Detecting dark matter from the moon (and other tales)

August 21, 2015

Earlier this summer, I met up with physicist and science writer Sabine Hossenfelder (read her blog here: http://backreaction.blogspot.se/) at an astrophysics conference here in Stockholm. We both heard Glenn Starkman give a talk about some very strange ways to search for dark matter — as someone obsessed with earthquakes, I got excited about the technique that required seismometers on the Earth’s moon to measure any shaking that could have been triggered by a kind of “macro-sized” dark matter, for which most folks in the business are not searching.

Our discussion over fika afterward eventually led to Sabine’s and my jointly written feature in New Scientist, published earlier this week:

19 August 2015
Strangely familiar: Is dark matter normal stuff in disguise?
Dreaming up new particles to explain the universe’s missing mass has got us nowhere. Great clumps of quarks stuck together in weird ways could do the trick
https://www.newscientist.com/article/mg22730350-500-strangely-familiar-is-dark-matter-normal-stuff-in-disguise/

WIMPzillas, quarks, the Higgs boson — these are not my usual subjects. Sabine did most of the heavy lifting for this piece, and it was really great to work with her and our editor at New Scientist, Daniel Cossins.


Series on Poynter – results from my first Scripps project

July 13, 2015

I’m pleased to post the first results from one of my projects as a Scripps Fellow in Environmental Journalism, a 9-month professional sabbatical that allowed me to work at the Center for Environmental Journalism at the University of Colorado at Boulder in the academic year 2014-2015. I went there seeking to find out more about the business of journalism, and ended up looking into business plans for nonprofit and for-profit entities, in science and more mainstream reporting.

I spent some time speaking to fellow reporters about their work and some experiments in reporting in the current journalism market landscape. Four case studies were the result, and I condensed these for Poynter — I think of these “chapters” as short explorations of four journalists’ experiences, what my editor there called “adventures,” with nonprofit and, in one case, for-profit journalism.

Adventures, indeed: it takes bravery and guts to go down these paths, and it might take some time to reap the rewards — I hope my sources do so, and soon, so I might get more advice from them in the near future as I look for models in journalism I might want to pursue.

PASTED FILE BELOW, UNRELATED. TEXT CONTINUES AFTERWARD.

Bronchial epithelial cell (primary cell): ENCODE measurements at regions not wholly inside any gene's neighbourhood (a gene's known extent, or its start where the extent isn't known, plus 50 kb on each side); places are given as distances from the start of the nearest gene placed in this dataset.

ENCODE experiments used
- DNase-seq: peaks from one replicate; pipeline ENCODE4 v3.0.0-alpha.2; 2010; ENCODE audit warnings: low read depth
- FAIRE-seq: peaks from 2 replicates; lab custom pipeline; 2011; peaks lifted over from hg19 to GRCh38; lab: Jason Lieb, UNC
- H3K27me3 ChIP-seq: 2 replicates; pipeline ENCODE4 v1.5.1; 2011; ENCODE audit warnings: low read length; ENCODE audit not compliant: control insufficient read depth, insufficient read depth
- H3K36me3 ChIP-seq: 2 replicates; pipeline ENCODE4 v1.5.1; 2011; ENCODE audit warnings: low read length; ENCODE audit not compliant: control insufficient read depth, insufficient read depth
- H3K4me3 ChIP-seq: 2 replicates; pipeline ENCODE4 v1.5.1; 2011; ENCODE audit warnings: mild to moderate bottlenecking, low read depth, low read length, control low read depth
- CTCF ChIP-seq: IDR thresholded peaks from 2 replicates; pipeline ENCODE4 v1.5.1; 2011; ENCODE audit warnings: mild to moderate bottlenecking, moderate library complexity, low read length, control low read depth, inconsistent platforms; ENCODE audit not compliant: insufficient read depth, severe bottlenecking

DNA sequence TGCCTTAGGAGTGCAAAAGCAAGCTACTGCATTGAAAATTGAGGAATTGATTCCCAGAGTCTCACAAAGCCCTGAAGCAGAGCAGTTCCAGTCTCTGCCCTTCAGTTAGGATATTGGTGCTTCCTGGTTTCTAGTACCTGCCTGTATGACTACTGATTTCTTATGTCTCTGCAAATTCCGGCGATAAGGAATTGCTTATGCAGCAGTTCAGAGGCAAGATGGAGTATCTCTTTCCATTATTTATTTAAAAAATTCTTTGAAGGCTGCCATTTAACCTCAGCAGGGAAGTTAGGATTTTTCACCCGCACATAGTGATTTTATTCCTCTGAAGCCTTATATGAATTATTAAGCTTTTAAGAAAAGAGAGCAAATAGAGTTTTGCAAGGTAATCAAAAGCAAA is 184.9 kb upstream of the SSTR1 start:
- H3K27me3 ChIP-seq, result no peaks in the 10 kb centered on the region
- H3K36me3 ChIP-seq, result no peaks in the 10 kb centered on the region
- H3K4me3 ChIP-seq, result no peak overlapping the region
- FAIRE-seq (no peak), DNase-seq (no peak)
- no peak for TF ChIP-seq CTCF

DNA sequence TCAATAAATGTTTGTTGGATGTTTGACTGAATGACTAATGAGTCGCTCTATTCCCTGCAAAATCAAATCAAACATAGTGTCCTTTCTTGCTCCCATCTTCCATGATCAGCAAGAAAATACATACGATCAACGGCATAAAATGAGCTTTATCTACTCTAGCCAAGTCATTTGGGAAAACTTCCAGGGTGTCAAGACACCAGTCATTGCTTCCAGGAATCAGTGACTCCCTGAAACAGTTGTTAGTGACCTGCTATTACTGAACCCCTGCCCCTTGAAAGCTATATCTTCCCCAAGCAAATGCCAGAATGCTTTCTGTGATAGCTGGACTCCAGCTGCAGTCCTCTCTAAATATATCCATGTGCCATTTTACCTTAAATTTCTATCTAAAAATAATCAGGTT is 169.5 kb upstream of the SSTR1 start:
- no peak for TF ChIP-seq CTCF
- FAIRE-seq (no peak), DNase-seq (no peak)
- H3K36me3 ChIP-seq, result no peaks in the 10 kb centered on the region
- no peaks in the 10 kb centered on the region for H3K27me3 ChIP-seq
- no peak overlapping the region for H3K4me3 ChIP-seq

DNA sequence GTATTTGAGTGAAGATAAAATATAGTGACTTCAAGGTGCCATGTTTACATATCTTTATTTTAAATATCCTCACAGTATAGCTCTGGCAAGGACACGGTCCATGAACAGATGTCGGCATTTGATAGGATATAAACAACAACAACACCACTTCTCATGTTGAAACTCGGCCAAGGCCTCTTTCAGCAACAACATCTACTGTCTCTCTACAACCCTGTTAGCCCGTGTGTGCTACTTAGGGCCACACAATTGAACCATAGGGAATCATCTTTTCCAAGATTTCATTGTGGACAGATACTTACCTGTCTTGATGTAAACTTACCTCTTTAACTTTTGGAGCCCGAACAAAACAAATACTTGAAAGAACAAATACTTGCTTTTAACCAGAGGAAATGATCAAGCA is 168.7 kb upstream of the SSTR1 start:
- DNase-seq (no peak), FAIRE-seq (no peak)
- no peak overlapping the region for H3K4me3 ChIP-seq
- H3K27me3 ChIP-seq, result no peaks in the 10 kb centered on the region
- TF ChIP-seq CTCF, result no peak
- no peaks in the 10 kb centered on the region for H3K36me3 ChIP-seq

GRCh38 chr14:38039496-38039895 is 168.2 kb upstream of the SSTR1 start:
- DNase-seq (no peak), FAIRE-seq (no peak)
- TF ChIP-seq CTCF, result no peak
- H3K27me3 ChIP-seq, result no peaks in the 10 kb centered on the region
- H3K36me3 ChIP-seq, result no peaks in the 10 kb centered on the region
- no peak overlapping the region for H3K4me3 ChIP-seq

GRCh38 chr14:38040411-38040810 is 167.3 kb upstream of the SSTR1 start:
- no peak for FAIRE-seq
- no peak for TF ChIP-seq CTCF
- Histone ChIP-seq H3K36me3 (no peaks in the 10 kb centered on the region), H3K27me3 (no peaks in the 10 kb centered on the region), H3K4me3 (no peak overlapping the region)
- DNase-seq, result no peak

Installment #1 of 4:
“How Matter Succeeded in Spite of Itself”
http://www.poynter.org/news/mediawire/356821/how-matter-succeeded-in-spite-of-itself/

With thanks to Jim Giles.


Bolder in Boulder

August 28, 2014

I’m setting off this month on an adventure at the University of Colorado at Boulder, where I will be one of five Scripps Fellows in the Environment, at the Center for Environmental Journalism.

Our cohort is great (check out our projects and brief bios here: http://journalism.colorado.edu/2014/07/17/center-for-environmental-journalism-names-scripps-fellows/).  I’m already totally overwhelmed by the opportunity to take academic courses while pursuing some ideas about the future of journalism as a business and my own reporting project.  I’ll try to post some notes here now and then about the process.


Scents of home for coral and fish

August 24, 2014

A photo of coral larvae ready to bud in pink, snapped by coral reef biologist Danielle Dixson of Georgia Tech, just before harvesting for experiments…

Back in March 2013, I had the chance to visit Heron Island, home to a research center (and eco-resort) at the southernmost tip of the Great Barrier Reef.

Among the assorted visitors was Mark Hay, a biologist at Georgia Tech, who was visiting another coral reef researcher working on the island at the time. (I also ran into Ken Caldeira, a geoscientist at Stanford University, on the pier after his monthlong season on a nearby island, but I digress.)

Hay and I talked for the entire trip back to the mainland at the end of our stays on Heron Island, and he told me he would have some interesting and potentially newsworthy results in press soon. He hinted that it would have something to do with smells and how coral found the best place to settle.

The result of that conversation was published last week as a Science NOW:

 


Water treatment at home

August 15, 2014